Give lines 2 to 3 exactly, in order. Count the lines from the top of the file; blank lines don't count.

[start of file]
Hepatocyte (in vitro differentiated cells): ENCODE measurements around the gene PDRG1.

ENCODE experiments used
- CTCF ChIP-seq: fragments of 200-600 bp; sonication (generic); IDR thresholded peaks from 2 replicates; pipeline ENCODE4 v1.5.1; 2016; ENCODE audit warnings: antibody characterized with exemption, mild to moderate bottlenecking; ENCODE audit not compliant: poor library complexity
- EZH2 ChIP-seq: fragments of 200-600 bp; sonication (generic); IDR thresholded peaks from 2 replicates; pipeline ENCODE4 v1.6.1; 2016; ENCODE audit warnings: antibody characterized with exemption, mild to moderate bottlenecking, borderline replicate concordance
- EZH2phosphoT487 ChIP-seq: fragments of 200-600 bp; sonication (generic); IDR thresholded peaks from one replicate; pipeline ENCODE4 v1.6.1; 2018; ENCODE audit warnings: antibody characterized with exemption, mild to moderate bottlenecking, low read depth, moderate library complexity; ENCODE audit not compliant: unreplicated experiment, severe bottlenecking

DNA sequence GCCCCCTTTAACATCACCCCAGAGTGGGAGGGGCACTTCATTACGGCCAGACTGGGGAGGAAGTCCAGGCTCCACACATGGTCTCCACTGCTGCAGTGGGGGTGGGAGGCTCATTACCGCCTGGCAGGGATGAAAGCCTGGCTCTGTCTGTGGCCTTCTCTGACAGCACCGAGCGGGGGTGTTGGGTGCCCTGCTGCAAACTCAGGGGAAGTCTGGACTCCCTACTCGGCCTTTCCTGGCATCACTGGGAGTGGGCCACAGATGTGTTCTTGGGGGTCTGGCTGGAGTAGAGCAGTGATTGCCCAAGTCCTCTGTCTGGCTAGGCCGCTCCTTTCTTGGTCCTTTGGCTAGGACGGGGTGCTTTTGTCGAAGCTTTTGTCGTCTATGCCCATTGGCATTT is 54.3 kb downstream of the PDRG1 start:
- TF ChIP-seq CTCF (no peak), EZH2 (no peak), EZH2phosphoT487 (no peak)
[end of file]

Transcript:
ENCODE experiments used
- CTCF ChIP-seq: fragments of 200-600 bp; sonication (generic); IDR thresholded peaks from 2 replicates; pipeline ENCODE4 v1.5.1; 2016; ENCODE audit warnings: antibody characterized with exemption, mild to moderate bottlenecking; ENCODE audit not compliant: poor library complexity